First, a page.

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Technology in Australia 1788-1988Australian Academy of Technological Sciences and Engineering
Table of Contents

Chapter 6

I Construction During The Settlement Years

II The Use Of Timber As A Structural Material

III Structural Steel

IV Concrete Technology

V Housing

VI Industrialised Pre-cast Concrete Housing

VII Ports And Harbours
i Containerisation
ii Mineral Ports
iii Oil and Gas Ports
iv Other Bulk Cargoes
v Dredging

VIII Roads

IX Heavy Foundations

X Bridges

XI Sewerage

XII Water Engineering

XIII Railways

XIV Major Buildings

XV Airports

XVI Thermal Power Stations

XVII Materials Handling

XVIII Oil Industry

XIX The Snowy Mountains Scheme

XX The Sydney Opera House

XXI The Sydney Harbour Bridge

XXII Hamersley Iron

XXIII North West Shelf

Sources and References


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Ports And Harbours

During the early development of Australia, sea transport provided the vital link, not only with the outside world but also between the isolated settlements around the coastline. In general the settlements were established at natural harbours or river estuaries and as ships were small, virtually no engineering was required to establish an acceptable port, other than the possible marking of an entrance channel and the provision of small timber jetties. Even at Sydney (Port Jackson) itself, the first significant, though small, berth was the privately owned Campbell's Wharf in Sydney Cove and this was not constructed until 1802.

The first engineering project of any distinction in the port was in 1837, when Governor Gibbs directed the Colonial Engineer, Captain George Barney R.E., to re-model the entire head of Sydney Cove because of the need to accommodate the ever-increasing shipping using the port. The design of the wharfage was based on reclaiming the head of the Cove and retaining this by a semi-circular sandstone wall.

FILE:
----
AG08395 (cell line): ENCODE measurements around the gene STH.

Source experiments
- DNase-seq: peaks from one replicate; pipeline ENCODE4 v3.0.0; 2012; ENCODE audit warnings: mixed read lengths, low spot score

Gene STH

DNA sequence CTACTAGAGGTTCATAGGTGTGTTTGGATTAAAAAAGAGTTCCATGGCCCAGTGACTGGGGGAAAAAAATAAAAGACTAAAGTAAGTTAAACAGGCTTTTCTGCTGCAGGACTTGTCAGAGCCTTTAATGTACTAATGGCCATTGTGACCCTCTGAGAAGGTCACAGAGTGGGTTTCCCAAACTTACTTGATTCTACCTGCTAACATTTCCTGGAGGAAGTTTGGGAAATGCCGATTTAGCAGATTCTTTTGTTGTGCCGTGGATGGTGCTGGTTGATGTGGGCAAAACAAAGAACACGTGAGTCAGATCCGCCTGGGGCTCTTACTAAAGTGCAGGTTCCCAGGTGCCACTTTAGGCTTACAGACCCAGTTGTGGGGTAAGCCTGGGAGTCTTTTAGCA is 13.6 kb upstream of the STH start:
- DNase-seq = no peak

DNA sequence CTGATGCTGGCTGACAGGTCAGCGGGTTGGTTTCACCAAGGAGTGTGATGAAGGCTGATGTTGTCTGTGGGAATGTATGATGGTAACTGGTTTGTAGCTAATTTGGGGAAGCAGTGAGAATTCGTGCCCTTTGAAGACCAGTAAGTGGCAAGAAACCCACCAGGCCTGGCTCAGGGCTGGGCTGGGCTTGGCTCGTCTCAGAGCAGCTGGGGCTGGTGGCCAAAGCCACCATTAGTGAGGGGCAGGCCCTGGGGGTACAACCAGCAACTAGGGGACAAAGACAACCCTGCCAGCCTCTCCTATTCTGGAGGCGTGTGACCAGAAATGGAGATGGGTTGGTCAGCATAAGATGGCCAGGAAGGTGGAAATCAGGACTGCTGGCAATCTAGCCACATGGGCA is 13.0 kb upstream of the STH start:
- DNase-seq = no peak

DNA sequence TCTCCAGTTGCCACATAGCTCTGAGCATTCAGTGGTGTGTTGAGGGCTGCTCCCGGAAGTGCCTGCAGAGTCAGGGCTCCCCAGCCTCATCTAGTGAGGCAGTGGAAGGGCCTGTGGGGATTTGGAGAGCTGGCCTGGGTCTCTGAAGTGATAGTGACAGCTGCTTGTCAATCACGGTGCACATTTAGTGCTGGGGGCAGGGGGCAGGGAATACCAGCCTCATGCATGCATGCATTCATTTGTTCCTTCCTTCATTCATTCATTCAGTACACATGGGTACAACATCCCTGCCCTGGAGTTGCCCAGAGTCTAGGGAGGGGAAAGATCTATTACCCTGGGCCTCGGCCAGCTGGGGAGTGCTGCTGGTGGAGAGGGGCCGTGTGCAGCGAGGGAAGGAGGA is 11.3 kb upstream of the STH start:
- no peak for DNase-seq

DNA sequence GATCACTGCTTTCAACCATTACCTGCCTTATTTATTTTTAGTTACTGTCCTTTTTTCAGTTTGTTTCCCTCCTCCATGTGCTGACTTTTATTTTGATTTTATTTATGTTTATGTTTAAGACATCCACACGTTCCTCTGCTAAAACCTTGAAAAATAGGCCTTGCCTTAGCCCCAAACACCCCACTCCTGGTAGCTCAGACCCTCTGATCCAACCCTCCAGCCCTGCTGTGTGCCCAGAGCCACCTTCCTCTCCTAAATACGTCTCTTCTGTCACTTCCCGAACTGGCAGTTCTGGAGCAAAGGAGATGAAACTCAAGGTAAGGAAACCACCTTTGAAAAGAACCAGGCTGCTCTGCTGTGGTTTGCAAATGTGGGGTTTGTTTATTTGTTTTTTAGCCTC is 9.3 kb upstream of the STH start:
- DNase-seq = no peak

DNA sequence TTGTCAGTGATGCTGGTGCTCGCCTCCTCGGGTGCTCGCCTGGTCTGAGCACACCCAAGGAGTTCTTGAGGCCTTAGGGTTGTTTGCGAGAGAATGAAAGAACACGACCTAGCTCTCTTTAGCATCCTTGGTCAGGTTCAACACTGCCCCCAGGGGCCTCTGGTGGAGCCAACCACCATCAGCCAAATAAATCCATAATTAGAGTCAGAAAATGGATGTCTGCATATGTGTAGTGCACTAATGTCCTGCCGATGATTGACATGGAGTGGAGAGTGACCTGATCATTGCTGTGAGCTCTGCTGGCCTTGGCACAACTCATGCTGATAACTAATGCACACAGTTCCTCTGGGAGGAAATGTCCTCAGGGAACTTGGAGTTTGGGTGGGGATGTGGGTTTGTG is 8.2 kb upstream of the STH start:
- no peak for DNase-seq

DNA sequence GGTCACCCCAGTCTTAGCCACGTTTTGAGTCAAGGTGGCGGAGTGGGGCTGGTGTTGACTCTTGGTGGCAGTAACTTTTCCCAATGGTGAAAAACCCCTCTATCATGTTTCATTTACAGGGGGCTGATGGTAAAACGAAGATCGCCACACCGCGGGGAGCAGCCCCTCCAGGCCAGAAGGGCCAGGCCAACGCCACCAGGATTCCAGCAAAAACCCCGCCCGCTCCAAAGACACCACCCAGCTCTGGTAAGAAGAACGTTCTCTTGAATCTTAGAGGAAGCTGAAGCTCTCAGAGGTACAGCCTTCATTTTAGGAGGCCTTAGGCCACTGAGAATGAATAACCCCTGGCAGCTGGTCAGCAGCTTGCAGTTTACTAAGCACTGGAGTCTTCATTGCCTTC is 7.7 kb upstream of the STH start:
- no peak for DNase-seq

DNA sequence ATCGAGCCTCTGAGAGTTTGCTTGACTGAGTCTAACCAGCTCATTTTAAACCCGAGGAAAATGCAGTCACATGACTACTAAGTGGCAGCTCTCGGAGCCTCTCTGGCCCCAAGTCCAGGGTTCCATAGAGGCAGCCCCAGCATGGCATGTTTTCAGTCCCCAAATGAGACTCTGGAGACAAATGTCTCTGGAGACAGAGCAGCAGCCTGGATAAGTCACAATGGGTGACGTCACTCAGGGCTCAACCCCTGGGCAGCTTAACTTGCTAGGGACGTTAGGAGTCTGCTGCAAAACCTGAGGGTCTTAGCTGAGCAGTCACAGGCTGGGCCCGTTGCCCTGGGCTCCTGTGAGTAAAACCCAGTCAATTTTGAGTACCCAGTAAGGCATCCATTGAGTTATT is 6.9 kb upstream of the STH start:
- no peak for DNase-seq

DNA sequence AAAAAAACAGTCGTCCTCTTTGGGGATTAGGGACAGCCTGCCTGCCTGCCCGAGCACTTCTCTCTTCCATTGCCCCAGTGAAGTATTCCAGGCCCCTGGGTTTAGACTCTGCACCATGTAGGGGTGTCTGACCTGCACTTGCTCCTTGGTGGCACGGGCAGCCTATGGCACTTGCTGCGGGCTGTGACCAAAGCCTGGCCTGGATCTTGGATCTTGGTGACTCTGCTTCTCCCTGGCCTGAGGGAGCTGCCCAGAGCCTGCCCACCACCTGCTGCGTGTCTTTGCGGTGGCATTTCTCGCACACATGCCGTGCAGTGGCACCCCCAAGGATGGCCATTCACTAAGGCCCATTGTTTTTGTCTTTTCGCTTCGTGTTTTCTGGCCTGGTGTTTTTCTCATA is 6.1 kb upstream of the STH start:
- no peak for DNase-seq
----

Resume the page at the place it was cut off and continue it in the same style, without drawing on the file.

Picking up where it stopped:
Between 1804 and 1836 sites were chosen for the seaport capitals of Hobart, Brisbane, Perth/Fremantle, Adelaide and Melbourne but until the 1850s only very primitive berthing facilities existed, usually in the form of timber or stone jetties.

Gold was discovered in New South Wales in 1851, the consequences of which were to accelerate the economic and social development of Australia. From 1851-1861 the population of Australia increased from 405,000 to 1,154,000. This dramatic increase in population, along with the growth of exports such as wool, tallow, skins, salt beef, copper, silver and lead ore, generated a significant increase in overseas and local shipping, severely straining the facilities and resources of the major city ports. Further, as ships became larger, navigation channels required deepening, and more berths and transit sheds were required particularly at river ports such as Melbourne, Adelaide, Brisbane and Newcastle.

At Sydney the number of ships visiting the port annually had increased to 709 in 1850 compared with 29 in 1800. To meet this demand jetties were built in Darling Harbour, Pyrmont and Woolloomoolo Bay, using the standard design of timber piles, headstocks, girders and decking. At Fremantle, because of the lack of protection for shipping at the offshore jetties in Cockburn Sound, the construction of an inner harbour in the Swan River was commenced in 1892. In addition to the provision of wharfage in the river, this project required the blasting and dredging of the rock bar at the entrance, as well as the provision of two substantial entrance breakwaters. At about the same time trade and shipping at both Port Kembla and Port Adelaide increased to the stage where at both ports a protected deeper harbour was needed. The present day rubble-mound breakwater at Port Kembla was begun in 1900 and at Adelaide the breakwaters for the outer harbour were begun in 1903.

During the first half of this century, Australian overseas, interstate and intrastate import and export trade increased to the extent that at its peak some 52 ports had stevedoring capability. With the growth of trade came an increased number of ships and it was necessary for most ports to expand by providing more berths, deeper and wider navigation channels, larger transit sheds and improved cargo handling equipment. The design of the berths and other facilities was, however, based on the then conventional shipping practice of using ships' gear or, if available, 3-5 tonne wharf cranes, for loading and unloading cargo.

People in Bright Sparcs - Barney, George; Wallace, J. M.

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© 1988 Print Edition pages 338 - 339, Online Edition 2000
Published by Australian Science and Technology Heritage Centre, using the Web Academic Resource Publisher